DeVos Looks At How Wyoming Provides Choice In Public Education

Sep 12, 2017

U.S. Secretary of Education Betsy DeVos gets a tour of Woods Learning Center in Casper, WY from teacher Deyonne Jackson.
Credit Tennessee Watson

U.S. Secretary of Education Betsy DeVos is going to six states to look at how educators are working to meet the individual needs of K-12 students, starting off in Wyoming. The Rethink School Tour kicked off Tuesday as she visited the Woods Learning Center in Casper, Wyo. — an elementary and middle school known for personalized learning.  


DeVos says she started her tour in Natrona County because the district is already rethinking how to meet student needs. Through open enrollment, families there can choose the public school that best meets their child’s needs.


But when asked about school choice in more rural areas, where there might only be one school in town, DeVos said educators still need to focus on meeting the unique needs of individual students.


“Coming here to Woods just really reinforces the notion that empowering teachers and empowering educators at the most local levels in school buildings is really key to continuing to engage kids in a meaningful way.”


DeVos visited with students in classrooms and met privately with district administrators and teachers. She later made remarks to students, teachers and the media in the school’s gymnasium, calling for dramatic changes to education nationwide. When an elementary school student asked DeVos how she plans to make these changes, the secretary offered no tangible measures. Instead she passed the task back to educators.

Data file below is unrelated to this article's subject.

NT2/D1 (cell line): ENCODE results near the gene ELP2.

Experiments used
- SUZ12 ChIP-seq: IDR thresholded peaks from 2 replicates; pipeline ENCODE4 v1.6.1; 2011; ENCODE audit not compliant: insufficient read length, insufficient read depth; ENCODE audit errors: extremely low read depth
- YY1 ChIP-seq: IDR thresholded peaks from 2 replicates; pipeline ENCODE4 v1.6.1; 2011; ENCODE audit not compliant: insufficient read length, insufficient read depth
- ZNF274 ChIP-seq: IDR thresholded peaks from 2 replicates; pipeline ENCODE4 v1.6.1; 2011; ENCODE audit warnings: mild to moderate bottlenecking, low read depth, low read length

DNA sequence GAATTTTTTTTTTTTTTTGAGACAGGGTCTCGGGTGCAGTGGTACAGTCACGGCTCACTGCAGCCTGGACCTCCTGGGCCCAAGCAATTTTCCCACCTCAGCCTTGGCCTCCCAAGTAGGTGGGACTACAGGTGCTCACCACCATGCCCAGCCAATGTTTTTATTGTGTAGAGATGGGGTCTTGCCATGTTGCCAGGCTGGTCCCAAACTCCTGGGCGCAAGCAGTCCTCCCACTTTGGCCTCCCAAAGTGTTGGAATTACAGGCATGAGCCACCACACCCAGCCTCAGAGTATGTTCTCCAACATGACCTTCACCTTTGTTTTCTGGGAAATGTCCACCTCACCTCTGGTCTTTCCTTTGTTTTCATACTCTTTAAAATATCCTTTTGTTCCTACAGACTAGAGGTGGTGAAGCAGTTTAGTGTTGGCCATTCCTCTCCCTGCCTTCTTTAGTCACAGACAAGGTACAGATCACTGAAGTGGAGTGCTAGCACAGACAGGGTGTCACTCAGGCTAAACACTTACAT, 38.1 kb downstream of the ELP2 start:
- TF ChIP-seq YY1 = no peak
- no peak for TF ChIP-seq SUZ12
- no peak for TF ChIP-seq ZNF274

“I am going to challenge teachers and leaders in schools to start rethinking school because I don’t have all the answers,” DeVos said. “But I’ll bet lots of teachers and lots of schools around the country have answers.”


She also told students that changes in education face naysayers in Washington who loudly defend the current system. But new federal guidelines —under the Every Student Succeeds Act — are significantly shifting power away from the federal government, giving states and local districts more say over education practices. When asked, DeVos did not clarify who the naysayers are or how they're stifling innovation.


While DeVos gave her remarks inside, demonstrators gathered outside. Jane Ifland with Indivisible Casper coordinated the protest. She said she is concerned that DeVos’s support for voucher programs — which allow public funds to pay for private education — actually undermine reform in America’s public schools.


Following her visit in Casper, the secretary went to the Wind River Reservation to visit St. Stephens Indian School. The tour will also make stops in Colorado, Nebraska, Kansas, Missouri and Indiana.